Infusion’s fuel cell was a Ballard “Nexia” fuel cell that was filled with hydrogen. Mike was the guy to certify that the fuel was filled correctly. Before that could be done the guys had to connect the pump to the tank, but the adaptor was bent, and Mike had already been called to the certification. Frantically, the guys changed the adaptors as Mike walked over. All was well in the end and Infusion was certified.

Passing all the tests the first time!

Braking:

This was an easy pass for Infusion. Infusion’s braking system has two master cylinders; one master cylinder activates the bicycle braking caliper on the two front wheels. Shell mandates a second redundant braking system, so the second master cylinder activates the caliper on the vehicle’s rear wheel. Franz’s mustache was looking grim.

Safety wiring:

All went well for the safety test till they got to where the driver’s feet rested.

Visibility:

There was some question because the driver was resting her feet on a 1/8 inch thick sheet of aluminum. A second opinion was called for, and the a-okay was given. We were going for the 360 view test and then off to the figure eight. The 360 view test was the ability for the driver to be able to see all around them. Another test passed, the mustache was starting to glimmer. Jokes were starting to be made.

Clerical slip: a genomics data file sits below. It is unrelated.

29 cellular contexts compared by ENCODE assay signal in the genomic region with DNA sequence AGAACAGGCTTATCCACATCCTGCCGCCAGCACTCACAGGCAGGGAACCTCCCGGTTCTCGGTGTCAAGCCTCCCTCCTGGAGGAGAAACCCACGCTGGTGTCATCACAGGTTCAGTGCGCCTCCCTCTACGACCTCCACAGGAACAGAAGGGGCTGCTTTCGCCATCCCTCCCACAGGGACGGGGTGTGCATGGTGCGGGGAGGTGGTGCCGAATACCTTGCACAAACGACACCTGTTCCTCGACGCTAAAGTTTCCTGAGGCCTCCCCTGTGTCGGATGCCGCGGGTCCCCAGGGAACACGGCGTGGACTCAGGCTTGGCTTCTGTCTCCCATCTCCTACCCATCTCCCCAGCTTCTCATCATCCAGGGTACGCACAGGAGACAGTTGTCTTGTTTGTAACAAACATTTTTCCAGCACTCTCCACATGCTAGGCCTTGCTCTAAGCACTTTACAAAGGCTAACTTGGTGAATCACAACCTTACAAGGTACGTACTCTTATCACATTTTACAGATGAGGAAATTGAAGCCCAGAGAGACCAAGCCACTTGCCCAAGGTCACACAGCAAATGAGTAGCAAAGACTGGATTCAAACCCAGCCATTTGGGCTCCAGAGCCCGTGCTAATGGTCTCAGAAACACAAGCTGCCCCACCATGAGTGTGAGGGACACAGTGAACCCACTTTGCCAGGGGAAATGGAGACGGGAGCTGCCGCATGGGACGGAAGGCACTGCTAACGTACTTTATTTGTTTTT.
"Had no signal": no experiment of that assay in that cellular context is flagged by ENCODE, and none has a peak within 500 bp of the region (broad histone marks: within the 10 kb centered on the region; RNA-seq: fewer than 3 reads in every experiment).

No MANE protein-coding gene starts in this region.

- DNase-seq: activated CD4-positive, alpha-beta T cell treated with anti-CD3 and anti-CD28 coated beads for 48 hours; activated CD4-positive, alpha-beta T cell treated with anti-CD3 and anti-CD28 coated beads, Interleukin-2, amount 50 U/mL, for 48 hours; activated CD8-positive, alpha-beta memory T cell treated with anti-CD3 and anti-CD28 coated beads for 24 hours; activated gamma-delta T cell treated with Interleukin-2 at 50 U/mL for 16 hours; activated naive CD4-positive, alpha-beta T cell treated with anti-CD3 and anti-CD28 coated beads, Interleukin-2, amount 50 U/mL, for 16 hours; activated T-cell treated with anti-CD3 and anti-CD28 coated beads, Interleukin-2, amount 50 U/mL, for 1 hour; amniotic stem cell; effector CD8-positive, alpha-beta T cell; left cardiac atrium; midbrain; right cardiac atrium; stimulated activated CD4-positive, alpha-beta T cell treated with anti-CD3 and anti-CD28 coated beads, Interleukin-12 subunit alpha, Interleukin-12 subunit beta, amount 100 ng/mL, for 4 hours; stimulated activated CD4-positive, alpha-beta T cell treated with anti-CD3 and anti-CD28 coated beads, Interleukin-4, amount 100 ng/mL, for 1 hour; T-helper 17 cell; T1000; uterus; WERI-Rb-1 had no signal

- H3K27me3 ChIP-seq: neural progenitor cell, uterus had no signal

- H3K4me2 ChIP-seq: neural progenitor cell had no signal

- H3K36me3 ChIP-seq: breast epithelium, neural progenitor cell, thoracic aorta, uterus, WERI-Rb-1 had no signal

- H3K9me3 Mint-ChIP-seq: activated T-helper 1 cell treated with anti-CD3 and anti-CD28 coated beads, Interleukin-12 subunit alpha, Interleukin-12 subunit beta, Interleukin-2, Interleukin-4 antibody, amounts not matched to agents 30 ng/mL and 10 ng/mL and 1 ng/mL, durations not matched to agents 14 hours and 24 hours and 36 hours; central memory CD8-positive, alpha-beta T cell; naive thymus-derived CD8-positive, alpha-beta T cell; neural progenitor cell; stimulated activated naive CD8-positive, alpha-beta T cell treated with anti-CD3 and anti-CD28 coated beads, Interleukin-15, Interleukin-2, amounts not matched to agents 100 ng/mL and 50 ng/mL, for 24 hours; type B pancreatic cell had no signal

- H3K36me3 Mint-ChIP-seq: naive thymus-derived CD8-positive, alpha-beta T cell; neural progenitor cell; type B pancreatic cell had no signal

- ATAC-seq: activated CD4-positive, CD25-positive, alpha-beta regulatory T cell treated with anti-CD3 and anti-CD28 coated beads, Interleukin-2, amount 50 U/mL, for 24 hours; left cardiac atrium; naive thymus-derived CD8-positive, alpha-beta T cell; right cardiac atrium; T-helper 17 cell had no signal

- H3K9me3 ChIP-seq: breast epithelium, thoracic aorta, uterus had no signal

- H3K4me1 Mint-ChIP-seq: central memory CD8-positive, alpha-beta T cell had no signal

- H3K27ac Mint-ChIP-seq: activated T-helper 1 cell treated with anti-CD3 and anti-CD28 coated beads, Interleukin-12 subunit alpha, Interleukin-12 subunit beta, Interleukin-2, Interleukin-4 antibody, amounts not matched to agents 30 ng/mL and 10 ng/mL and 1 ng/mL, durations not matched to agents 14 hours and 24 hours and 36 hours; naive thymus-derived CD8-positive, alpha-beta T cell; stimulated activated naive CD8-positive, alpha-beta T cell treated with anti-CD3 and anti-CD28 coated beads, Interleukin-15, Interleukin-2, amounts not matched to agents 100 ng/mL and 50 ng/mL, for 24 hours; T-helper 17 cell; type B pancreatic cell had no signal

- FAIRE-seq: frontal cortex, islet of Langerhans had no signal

Fueling:

The space between the fourth and fifth bulkheads holds the fuel cell module, the metal-hydride storage canisters, batteries, regulators, gas lines and valves. The fuel cell module, the ferro-titanium alloy metal-hydride hydrogen storage canisters chemically react to the hydrogen gas at high pressure with the metal-hydride pellets inside them. The hydrogen is stored at a nominal pressure of 147 psig.

Starting: